Traveling the World—and Raising Two Kids—in a 2003 Land Rover Defender
Many of us dream about buying a Land Rover and seeing the world. Graeme and Luisa Bell, along with their two kids, Keelan, 16, and Jessica, 11, actually did it. Since 2009, the family, originally from South Africa, has driven more than 100,000 miles in their 2003 Land Rover Defender 130 diesel. They’ve visited 29 countries, road-tripped across southern and eastern Africa, circumnavigated South America, and driven from Argentina to Alaska and back down to Mexico. They’re currently in Baja, Mexico, and headed for the U.S. After touring the Southwest, they plan to cross to Europe and drive to Asia. We had them email us some photos so we could find out more about their trip and their trusty rig.
Photo: We bought the Land Rover Defender in 2009 in anticipation of an overland journey from Cape Town to Kenya. Here’s the Landy in Mozambique during the first leg of that journey.
We made all the modifications in our yard. I bought and installed an aluminum canopy, then designed and built a drawer system and load area.
To the left of the load area we installed a small kitchen area to store the cutlery, pots, pans, and accessories. Our go-to foods: pasta of all sorts, sandwiches, braai (BBQ), and anything else cheap, local, and healthy.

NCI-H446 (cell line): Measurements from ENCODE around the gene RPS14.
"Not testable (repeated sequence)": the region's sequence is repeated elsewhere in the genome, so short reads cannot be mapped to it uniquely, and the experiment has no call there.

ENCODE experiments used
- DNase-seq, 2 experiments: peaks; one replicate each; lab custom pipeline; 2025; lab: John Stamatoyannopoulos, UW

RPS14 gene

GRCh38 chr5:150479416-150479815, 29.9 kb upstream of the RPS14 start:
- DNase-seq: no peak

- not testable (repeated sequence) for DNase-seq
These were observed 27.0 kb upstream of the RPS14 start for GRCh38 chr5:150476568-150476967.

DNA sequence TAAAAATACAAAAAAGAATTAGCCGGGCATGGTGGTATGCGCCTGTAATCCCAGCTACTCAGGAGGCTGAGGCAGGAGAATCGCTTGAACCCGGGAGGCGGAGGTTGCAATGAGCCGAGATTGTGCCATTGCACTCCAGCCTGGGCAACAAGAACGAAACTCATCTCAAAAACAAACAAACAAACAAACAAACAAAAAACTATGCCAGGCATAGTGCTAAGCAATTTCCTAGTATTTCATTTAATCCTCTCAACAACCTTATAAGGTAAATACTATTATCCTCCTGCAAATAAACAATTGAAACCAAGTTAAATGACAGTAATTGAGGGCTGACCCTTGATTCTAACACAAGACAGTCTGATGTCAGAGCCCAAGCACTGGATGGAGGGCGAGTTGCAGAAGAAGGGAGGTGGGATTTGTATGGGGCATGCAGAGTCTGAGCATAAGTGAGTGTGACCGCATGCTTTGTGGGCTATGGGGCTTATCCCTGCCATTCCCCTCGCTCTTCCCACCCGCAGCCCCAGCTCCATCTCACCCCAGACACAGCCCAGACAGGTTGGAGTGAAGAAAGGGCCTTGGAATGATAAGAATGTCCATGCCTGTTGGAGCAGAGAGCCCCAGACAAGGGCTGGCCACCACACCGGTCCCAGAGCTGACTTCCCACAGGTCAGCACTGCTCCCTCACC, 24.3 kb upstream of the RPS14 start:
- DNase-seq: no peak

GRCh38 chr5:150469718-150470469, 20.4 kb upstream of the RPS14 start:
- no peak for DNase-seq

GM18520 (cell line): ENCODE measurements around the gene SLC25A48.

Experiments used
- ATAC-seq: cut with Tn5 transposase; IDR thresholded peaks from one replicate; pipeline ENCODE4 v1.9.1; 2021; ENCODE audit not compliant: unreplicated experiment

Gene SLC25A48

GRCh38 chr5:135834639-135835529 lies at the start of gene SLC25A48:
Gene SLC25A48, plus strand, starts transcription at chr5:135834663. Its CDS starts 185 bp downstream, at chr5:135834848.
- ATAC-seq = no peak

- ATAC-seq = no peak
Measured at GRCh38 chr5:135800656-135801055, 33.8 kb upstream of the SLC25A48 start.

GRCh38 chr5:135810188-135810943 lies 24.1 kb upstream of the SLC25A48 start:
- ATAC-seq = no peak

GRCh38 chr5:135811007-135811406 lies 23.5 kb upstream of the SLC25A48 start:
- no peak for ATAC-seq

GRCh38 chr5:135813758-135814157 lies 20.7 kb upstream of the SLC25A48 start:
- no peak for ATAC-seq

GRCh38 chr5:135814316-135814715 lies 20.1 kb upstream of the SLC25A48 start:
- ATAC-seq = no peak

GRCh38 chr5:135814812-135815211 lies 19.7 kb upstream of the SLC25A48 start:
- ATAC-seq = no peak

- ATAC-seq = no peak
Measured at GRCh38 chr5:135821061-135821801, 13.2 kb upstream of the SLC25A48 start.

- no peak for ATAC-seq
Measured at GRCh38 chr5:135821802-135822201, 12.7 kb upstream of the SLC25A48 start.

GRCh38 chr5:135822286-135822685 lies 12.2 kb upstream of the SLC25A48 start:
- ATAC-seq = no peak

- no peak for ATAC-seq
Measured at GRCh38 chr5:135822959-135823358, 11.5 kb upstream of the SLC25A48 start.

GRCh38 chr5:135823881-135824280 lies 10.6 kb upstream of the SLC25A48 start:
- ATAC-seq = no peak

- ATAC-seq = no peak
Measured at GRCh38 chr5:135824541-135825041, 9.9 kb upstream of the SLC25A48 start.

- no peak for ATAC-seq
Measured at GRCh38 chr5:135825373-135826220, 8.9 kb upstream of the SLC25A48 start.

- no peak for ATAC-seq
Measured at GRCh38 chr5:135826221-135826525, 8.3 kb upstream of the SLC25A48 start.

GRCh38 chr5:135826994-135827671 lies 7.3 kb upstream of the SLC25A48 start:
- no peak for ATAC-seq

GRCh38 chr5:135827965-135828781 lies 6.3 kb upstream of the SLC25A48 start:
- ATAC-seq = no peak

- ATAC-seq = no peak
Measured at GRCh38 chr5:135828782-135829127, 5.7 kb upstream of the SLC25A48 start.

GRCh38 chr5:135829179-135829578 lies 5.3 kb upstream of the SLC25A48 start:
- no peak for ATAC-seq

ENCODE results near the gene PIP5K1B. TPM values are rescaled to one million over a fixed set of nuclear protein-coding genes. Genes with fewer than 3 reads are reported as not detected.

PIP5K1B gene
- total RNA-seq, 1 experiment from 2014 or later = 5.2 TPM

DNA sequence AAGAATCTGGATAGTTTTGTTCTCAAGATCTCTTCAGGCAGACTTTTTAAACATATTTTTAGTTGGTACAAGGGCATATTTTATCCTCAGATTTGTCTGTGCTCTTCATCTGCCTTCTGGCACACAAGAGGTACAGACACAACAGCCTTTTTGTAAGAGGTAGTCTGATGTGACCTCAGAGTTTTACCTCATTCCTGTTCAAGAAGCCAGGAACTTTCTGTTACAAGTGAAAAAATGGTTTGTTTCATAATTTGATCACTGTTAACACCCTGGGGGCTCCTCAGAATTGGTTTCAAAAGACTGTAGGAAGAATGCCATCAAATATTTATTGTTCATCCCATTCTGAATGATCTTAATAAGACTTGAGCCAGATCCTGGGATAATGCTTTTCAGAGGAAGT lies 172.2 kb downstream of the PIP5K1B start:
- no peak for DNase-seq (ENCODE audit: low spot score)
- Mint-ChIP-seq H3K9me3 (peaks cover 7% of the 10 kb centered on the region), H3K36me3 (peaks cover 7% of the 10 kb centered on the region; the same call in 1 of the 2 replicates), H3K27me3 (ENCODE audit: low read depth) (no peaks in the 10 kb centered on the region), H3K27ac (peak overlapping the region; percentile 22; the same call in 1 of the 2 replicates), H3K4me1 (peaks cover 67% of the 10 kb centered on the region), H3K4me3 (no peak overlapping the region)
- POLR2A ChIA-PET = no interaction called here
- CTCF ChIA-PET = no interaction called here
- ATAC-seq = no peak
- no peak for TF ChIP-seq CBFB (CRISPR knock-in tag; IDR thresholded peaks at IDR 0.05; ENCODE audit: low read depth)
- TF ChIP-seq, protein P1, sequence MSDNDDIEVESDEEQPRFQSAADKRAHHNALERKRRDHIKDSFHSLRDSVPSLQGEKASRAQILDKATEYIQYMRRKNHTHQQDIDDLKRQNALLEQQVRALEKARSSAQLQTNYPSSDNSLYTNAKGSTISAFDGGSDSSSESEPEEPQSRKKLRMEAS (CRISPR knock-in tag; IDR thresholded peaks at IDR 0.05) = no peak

Our family of four needed to find a way to sleep high and dry. The XL roof tent by South African Howling Moon provided a nest where we could sleep well, huddled, warm, and comfortable. Here we wait for the 2015 Dakar rally in Bolivia.
Repairing the wheel bearing in the middle of the night in Brazil. Important tools we always carry: a good socket set, special tools for wheel bearing and fan repair, a Nanocom to read the vehicle ECU, and a Leatherman. For spares, we have air, fuel, and oil filters, wheel bearings, oil, lubricants, and replacements for parts we predict are going to fail.
A Maasai approaches the Landy in the Serengeti.
The Oregon Coast. The family is currently running a Kickstarter to fund a “how-to” book about overlanding.
Camping in Zambia. Hippos, the most dangerous animal in Africa, often frequented the camp.
Grand Canyon, 2015. The Landy stands 7.9 feet high without the tent up—the maximum height for slotting into a shipping container for ocean crossings.
Roadside repairs in Guyana. Our Landy has only left us stranded once, after the fuel pump failed. But that happened in a campsite in Argentina, with a large swimming pool and a good butcher nearby. The oil cooler failed in the Atacama Desert but we were able to make it down to the coast to make repairs. The wheel bearings failed in Northern Brazil but we were able to fix them. And the water reservoir cap failed once at high altitude in Peru.